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Full-Text Search – Thesaurus Languages


Full-Text Search – Thesaurus Languages

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demonfox
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L' Eomot Inversé (3/19/2013)
Good question, but the definite cultural bias is perhaps unfortunate. I suppose it's fair enough, as the default installation will use LCID 1033, not 2057. But there may be some Brits around for whom teseng.xml is the right file and they wouldn't stand much chance of spotting the right answer, would they?


totally , out of the context , but there is no british english ; there is australian english, there is american english .. but only English , when it comes to britain ...:-P

~ demonfox
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sestell1
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Interesting question. In researching this, I was amazed how many posts I found stating that SQL Server needed to be restarted after changing a thesaurus file.
TomThomson
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Hugo Kornelis (3/19/2013)
I turned out to be right, but the reference leaves me wanting more. It points to a list of language codes in the format xx-YY (four letters seperated by a dash), not the three-letter format required for thesaurus files. It appears as if the three-letter format is always found by removing the dash and the last letter from the listed language code, but this is not described on that web page. And after following the link on that page to http://msdn.microsoft.com/en-us/goglobal/bb896001.aspx (which is listed as being documentation for Windows Vista!), I see a table that suggests that this is not the case - but that also includes many languages that I believe not to be supported by SQL Server, so I'm not sure how relevant this is.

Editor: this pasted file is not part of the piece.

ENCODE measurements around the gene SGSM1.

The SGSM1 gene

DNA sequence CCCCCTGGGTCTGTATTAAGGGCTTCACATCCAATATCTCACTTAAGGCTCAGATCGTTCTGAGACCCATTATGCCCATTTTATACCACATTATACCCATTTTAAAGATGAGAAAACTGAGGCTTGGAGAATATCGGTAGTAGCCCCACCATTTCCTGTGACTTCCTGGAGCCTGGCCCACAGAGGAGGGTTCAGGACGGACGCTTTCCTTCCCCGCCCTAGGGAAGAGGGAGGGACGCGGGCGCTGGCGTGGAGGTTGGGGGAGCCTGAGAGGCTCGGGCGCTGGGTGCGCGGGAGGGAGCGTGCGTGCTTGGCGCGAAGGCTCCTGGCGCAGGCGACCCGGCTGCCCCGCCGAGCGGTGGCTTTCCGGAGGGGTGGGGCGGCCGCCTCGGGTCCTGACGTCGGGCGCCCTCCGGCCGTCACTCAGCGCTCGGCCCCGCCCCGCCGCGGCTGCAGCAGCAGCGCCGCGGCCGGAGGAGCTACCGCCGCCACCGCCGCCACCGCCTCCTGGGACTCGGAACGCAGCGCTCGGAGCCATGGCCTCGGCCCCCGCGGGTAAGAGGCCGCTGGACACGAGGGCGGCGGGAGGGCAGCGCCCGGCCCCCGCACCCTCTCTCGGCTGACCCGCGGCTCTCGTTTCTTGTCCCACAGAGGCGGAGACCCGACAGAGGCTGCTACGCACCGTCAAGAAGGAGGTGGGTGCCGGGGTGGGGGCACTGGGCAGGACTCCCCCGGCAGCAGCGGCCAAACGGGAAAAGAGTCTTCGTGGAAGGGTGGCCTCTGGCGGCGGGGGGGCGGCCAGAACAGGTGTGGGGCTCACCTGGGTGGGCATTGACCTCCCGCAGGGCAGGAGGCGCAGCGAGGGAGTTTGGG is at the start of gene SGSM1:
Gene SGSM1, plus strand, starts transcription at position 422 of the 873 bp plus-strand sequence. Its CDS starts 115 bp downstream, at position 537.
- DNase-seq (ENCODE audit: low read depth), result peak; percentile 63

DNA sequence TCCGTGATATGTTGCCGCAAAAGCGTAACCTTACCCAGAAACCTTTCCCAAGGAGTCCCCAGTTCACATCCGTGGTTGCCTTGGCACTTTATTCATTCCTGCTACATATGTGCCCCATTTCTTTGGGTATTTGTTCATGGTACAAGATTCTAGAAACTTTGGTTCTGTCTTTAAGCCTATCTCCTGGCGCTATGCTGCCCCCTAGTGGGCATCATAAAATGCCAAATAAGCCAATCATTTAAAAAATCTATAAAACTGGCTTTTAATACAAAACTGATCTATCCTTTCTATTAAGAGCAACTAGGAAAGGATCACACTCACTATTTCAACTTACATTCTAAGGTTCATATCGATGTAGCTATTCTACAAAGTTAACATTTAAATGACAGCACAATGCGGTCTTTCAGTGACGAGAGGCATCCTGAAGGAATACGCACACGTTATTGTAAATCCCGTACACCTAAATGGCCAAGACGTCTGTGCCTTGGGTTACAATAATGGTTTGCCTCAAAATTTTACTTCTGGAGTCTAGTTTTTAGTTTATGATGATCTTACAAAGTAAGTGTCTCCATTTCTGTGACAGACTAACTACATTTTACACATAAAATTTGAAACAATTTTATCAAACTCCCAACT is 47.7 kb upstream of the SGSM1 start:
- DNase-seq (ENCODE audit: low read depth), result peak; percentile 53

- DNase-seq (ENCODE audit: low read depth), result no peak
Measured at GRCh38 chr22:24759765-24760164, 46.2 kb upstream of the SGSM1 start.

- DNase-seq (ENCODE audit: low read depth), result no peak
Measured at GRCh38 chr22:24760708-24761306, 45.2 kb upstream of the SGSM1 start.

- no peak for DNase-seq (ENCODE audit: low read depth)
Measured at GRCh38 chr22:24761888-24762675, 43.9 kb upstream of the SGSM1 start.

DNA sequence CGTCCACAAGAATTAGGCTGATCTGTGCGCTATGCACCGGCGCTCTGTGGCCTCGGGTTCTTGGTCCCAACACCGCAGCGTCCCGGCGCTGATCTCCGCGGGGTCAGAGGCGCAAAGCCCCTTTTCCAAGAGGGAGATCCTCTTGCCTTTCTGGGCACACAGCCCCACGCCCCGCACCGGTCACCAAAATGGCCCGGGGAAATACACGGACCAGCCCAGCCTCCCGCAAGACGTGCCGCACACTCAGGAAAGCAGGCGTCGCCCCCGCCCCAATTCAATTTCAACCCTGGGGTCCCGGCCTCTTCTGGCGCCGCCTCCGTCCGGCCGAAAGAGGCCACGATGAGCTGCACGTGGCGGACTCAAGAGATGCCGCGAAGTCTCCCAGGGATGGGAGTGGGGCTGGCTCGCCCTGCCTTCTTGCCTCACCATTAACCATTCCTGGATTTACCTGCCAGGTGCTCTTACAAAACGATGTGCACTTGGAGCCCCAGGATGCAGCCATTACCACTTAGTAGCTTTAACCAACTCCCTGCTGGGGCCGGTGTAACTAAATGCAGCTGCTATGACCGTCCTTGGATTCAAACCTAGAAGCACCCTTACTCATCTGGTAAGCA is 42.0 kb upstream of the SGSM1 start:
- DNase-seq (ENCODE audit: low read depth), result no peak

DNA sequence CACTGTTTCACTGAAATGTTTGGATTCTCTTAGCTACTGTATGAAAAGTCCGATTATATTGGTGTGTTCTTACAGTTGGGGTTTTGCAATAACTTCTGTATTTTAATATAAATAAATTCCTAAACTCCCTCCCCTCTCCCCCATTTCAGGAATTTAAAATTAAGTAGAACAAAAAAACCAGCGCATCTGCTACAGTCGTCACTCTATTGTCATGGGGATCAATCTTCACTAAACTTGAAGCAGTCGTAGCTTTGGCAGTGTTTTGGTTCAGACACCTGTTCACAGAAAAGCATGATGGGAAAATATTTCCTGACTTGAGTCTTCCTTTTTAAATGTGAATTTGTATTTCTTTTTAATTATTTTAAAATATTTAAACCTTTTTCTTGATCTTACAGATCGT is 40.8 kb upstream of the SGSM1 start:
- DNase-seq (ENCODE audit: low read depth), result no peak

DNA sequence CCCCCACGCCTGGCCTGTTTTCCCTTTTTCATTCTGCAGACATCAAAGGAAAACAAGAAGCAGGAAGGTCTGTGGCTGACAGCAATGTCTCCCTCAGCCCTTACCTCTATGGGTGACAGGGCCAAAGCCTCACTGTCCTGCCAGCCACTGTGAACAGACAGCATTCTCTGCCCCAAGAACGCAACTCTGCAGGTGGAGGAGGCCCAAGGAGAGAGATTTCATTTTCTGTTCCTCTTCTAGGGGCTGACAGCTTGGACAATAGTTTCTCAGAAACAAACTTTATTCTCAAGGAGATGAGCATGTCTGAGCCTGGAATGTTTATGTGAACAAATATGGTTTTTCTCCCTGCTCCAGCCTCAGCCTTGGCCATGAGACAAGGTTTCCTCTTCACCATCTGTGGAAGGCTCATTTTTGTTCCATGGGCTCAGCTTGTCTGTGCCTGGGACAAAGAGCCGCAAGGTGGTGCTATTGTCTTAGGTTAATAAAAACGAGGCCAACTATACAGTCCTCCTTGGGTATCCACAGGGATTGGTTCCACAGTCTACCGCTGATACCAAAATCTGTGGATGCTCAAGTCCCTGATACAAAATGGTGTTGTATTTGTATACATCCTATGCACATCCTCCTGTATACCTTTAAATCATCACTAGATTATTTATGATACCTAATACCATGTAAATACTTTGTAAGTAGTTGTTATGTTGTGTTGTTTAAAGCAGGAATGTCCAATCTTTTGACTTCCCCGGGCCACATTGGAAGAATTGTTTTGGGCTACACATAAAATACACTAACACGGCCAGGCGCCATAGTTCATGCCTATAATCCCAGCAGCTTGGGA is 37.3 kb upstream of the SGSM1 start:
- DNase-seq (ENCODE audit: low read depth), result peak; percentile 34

Can anyone fill me in on the missing details?

Well, the only way I know to get this is to start with the registry key HKEY_LOCAL_MACHINE\SOFTWARE\Microsoft\Microsoft SQL Server\[HKEY_LOCAL_MACHINE\SOFTWARE\Microsoft\Microsoft SQL Server\MSSQL10_50.MSSQLSERVER\MSSearch\Language]\MSSearch\Language or the equivalent on your machine (on my machine MSSQL10_50.MSSQLSERVER is the directory name for the instance of SQL server within the MSSQL directory). Each subkey under that includes a mapping from template xml filename to locale ID - the subkey name is sometimes in the three character format, sometimes in the 5-character format, but the values are always the filename using the 3-character format. This will provide all 48 (or 44, excluding duplicates) of the 33 (:w00tSmile supported languages.